The always erudite Peter Ould suggests that Russia has already lost  in the Ukraine and is simply now making the best of a bad hand.

I am not sure that I agree with Peter’s analysis.

Peter suggests “Even if Russia annexes the Crimea and the Don Basin, the response of the rest of the Ukraine will be to closely ally with the West.” I don’t think that will be the response of the rest of the Ukraine – it may be the response of the West of the Ukraine, but let’s look (before the recent troubles) at the result of the 2010 election. Russian supporting Yanukovych show a lot of support in the East of the Ukraine, not just in the Crimea, and we know this is due to ethnic and linguistic factors.

Russia is holding out for either a short term civil war spliting the country in two, providing the buffer that Putin wants and needs, and if not then Russia will play the long game by trying to have Ukraine federalised as a solution to the crisis with a Pro Russian puppet in play in the East.

Regardless of the wider outcome it looks like Russia has already managed to annex the Crimea, providing security to it’s Black Sea fleet at Sevastopol, which as one of Peter’s readers points out is the Russians only warm water port.

Hardly a loss just yet. There is a lot more to play for in the Ukraine than just crumbs Peter.

The effective occupation of the Crimea by Russia has this morning been hailed as one of the most dangerous moments of the 21st century and follows an all too well historically established route.

For EU countries this should not just be about defending a far-off small country on NATO’s Eastern Border.

This is the middle game period in an already well developed Russian strategy to regain territory that the Russian people and importantly President Putin believes are Russian by right, historically linguistically and culturally.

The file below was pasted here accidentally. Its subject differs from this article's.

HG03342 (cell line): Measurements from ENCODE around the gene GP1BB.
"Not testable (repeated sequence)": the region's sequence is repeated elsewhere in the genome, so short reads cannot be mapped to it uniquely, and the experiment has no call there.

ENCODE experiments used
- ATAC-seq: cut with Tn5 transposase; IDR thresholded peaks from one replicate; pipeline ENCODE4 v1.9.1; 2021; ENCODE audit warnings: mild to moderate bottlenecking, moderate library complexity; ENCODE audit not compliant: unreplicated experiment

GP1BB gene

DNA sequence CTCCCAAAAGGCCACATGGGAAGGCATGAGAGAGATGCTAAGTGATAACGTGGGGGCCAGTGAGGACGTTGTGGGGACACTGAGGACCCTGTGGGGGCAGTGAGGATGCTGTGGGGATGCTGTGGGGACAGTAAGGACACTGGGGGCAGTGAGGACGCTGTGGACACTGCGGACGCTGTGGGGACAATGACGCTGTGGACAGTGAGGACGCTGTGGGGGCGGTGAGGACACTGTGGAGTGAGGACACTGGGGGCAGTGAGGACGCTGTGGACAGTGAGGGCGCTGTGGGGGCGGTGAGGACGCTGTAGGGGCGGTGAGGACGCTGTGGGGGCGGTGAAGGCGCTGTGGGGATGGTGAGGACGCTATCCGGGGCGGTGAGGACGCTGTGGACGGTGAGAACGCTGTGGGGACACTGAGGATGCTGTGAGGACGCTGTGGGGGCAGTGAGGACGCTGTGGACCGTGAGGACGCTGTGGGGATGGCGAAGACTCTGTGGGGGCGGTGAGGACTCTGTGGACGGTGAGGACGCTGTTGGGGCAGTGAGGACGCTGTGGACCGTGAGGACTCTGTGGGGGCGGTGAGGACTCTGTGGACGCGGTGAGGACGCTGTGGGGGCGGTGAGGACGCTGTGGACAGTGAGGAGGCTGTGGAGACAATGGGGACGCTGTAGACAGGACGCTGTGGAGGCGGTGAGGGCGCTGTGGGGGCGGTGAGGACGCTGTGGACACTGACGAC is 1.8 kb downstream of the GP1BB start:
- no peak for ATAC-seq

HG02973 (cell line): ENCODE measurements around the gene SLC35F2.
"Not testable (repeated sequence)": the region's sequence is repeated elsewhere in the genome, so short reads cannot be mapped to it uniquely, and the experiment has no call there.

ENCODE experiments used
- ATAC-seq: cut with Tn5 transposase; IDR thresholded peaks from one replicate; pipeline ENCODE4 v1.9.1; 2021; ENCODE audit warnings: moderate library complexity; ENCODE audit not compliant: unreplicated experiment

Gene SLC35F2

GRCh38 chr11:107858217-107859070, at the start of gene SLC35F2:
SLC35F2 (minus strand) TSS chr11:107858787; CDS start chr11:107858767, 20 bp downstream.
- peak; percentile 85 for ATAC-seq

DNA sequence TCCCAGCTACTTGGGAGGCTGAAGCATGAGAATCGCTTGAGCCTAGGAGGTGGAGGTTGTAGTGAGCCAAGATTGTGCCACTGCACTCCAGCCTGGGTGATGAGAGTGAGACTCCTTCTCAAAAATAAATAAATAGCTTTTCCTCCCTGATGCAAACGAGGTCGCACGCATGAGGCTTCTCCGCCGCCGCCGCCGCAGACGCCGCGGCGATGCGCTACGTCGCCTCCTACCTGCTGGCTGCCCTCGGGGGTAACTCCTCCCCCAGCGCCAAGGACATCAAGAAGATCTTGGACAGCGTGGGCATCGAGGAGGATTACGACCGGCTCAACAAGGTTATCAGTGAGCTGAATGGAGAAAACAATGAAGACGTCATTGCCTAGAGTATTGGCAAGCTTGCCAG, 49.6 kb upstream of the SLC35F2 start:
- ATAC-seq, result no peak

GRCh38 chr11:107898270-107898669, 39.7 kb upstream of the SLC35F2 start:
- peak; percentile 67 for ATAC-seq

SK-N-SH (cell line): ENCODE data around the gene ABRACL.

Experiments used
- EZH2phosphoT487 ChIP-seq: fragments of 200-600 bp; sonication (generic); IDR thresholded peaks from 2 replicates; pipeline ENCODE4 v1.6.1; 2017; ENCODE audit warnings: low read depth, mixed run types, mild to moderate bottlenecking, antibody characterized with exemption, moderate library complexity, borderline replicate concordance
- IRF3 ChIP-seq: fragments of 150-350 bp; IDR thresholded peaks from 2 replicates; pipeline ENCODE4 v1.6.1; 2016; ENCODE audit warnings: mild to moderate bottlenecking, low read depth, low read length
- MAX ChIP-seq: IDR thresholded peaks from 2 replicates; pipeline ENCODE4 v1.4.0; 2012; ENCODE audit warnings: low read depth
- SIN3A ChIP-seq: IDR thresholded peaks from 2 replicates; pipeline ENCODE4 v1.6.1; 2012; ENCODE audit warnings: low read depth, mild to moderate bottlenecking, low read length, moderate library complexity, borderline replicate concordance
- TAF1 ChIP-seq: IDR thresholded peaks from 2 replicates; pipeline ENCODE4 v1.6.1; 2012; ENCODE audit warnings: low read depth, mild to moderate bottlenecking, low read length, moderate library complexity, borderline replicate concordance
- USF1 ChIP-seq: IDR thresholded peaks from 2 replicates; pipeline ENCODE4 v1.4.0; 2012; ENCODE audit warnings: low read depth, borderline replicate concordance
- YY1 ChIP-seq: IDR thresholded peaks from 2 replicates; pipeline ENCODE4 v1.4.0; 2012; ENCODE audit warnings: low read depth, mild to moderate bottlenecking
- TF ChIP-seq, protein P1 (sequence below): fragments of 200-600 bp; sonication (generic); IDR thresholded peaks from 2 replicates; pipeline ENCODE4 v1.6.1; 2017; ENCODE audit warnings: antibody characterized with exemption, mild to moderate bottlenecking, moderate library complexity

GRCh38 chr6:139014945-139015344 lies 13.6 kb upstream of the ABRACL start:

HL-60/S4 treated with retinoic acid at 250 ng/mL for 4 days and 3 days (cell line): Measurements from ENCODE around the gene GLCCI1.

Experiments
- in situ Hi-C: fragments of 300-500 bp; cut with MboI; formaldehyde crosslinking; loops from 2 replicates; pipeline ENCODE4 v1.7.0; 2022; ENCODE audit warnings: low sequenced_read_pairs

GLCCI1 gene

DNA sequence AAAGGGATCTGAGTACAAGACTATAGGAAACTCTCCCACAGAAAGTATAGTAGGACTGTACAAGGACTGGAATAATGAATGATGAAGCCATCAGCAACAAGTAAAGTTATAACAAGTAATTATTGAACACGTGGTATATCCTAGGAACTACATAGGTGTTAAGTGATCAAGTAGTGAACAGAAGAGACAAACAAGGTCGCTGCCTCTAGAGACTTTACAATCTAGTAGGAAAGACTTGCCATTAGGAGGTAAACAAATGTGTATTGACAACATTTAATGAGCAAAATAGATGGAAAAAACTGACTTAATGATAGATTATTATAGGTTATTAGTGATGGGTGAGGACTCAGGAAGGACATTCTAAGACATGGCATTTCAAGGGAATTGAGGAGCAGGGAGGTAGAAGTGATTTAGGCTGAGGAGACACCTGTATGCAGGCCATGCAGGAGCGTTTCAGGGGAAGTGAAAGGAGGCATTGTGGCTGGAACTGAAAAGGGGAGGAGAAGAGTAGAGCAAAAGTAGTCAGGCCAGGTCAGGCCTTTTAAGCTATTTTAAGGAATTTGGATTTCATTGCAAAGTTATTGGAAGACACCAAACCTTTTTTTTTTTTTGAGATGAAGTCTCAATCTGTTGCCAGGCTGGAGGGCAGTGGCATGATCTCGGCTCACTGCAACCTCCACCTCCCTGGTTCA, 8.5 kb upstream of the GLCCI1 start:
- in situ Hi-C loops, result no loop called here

To look at the build up to Crimea is to see a disturbing similarity eighty years before.

Since 2008, the Georgian government has lost control of South Ossetia and Abkhazia, both effectively annexed by Russia.

Though they are still unrecognised as separate countries by almost all of the world, the two territories have effectively become Russian.

The international community’s response?

UN talks to try to resolve the dispute have got nowhere and Russian appeasement has been rife in case of retaliation by Gazprom, the Russian State owned Gas company, for whom most of Europe depend for a large amount of their Gas supplies .

Given that the international community has done nothing to stop Russia, now Crimea has effectively been annexed and still the international community is relying on “harsh words” diplomacy, leaving the fledgling, democratically elected, Ukrainian government to sabre rattle on their own.

Let’s look back 80 years at another country that believed it’s People historically,  linguistically and culturally extended beyond their own borders.

Germany.

In 1935 a majority of Germanic population allowed Germany to take back control of the Saar.

Then in 1936 in violation of an international treaty the Germans re-militarized the Rhineland.

During the period they were arming and providing military aid to Franco in Spain, then in 1938 with the Anschluss Austria became a part of Germany.

The Germans, not being stopped by the international community with anything other than words, only continued demanding first the Sudetenland and then eventually taking the whole of  Czechoslovakia.

Only with the invasion and annexation of Poland in 1939 were other countries finally willing to act.

What will be Poland this time round….?

Can we afford to wait and find out?